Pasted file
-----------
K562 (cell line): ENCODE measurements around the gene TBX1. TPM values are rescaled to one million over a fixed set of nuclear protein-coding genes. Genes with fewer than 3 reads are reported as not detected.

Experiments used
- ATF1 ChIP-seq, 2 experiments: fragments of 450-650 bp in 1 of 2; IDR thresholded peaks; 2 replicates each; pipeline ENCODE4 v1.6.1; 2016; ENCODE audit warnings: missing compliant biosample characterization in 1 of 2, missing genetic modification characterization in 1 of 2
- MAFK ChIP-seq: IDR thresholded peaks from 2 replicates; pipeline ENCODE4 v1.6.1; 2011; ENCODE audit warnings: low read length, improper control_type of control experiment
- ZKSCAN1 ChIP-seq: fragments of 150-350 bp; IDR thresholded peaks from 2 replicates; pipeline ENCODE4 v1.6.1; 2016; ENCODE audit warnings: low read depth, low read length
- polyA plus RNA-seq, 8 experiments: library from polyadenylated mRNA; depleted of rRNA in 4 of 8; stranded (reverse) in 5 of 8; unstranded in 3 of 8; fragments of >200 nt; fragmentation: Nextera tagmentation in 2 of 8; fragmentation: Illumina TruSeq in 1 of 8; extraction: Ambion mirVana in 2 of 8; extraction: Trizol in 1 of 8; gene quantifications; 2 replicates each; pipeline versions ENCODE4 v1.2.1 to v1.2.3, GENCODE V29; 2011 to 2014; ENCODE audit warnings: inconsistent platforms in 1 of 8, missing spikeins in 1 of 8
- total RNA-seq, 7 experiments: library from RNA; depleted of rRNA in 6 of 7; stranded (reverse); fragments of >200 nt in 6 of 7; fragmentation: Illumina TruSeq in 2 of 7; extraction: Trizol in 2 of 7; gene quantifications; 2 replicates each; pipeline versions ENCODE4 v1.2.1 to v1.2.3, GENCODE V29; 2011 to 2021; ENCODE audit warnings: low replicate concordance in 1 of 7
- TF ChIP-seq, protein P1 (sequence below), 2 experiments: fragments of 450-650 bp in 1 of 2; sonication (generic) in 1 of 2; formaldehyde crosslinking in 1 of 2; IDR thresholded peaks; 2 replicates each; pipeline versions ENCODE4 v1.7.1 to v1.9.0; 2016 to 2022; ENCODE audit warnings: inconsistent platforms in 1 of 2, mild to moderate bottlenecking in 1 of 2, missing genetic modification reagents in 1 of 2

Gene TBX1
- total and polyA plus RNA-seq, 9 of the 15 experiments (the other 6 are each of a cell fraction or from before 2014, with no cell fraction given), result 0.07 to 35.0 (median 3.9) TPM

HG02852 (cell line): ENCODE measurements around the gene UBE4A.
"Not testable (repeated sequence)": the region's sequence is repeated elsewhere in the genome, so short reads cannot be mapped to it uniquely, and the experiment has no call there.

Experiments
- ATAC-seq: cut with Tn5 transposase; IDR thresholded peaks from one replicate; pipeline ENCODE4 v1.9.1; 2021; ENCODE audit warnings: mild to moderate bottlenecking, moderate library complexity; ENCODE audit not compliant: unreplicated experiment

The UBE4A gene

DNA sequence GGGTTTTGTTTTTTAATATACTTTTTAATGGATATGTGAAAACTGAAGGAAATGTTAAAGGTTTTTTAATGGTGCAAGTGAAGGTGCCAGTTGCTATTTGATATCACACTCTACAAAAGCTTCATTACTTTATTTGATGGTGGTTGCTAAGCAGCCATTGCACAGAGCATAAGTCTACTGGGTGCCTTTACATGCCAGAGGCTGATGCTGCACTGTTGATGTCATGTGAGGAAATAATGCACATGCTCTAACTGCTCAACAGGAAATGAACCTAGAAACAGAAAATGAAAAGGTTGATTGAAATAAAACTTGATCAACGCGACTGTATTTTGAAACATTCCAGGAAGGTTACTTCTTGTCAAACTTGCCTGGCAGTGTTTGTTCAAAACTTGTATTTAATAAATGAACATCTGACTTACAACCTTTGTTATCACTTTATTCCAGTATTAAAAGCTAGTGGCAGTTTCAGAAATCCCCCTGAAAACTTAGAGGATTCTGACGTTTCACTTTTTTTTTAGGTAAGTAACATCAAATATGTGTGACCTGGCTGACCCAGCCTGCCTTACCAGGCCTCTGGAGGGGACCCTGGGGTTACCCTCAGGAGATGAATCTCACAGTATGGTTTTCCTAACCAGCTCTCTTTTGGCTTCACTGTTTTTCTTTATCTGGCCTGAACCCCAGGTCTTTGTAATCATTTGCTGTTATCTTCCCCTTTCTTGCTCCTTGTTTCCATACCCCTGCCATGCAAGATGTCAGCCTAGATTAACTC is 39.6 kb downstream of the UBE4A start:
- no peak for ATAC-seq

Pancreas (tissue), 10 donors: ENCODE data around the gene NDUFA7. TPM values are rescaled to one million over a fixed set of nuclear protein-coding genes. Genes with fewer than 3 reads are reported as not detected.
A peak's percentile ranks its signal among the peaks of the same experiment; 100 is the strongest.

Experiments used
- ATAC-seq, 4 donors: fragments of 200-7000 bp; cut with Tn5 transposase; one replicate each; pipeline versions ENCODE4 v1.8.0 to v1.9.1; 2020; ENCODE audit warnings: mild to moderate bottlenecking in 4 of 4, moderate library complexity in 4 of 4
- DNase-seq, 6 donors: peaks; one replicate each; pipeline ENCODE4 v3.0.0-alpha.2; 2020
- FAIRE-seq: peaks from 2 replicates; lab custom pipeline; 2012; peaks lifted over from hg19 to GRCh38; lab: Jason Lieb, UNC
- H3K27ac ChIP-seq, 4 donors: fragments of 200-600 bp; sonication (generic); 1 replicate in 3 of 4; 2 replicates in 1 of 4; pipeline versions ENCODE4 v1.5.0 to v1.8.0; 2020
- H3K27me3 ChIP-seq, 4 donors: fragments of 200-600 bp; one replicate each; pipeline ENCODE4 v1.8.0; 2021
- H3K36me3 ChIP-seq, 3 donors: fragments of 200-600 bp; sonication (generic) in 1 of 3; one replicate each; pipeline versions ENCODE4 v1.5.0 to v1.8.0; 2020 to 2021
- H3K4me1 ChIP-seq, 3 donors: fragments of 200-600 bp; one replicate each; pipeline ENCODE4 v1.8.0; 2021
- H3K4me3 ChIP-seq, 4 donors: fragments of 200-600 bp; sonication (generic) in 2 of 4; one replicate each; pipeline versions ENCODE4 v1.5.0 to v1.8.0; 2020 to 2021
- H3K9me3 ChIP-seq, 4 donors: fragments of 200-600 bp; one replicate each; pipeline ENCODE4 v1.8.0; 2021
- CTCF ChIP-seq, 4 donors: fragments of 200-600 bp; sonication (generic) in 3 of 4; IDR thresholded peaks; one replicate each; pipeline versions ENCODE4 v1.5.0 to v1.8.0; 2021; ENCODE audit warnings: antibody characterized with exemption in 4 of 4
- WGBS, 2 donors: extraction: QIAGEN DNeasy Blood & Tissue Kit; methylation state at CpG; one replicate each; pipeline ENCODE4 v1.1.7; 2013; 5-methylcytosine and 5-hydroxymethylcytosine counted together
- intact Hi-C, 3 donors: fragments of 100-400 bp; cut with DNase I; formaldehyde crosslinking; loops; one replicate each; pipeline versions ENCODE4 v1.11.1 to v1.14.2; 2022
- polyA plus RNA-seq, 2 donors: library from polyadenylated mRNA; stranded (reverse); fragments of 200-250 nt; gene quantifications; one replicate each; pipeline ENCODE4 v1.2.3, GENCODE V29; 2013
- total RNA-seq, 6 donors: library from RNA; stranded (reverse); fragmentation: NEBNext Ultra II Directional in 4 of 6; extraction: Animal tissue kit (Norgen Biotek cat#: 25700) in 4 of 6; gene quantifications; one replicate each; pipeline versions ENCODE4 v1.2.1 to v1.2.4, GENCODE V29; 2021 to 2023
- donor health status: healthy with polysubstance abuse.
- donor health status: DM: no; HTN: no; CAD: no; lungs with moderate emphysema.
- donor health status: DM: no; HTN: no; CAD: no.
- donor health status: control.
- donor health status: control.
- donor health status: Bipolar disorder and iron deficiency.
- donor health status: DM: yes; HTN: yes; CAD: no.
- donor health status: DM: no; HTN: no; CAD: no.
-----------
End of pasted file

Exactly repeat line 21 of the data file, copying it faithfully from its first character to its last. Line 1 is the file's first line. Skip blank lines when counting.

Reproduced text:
- ATAC-seq, 4 donors: fragments of 200-7000 bp; cut with Tn5 transposase; one replicate each; pipeline versions ENCODE4 v1.8.0 to v1.9.1; 2020; ENCODE audit warnings: mild to moderate bottlenecking in 4 of 4, moderate library complexity in 4 of 4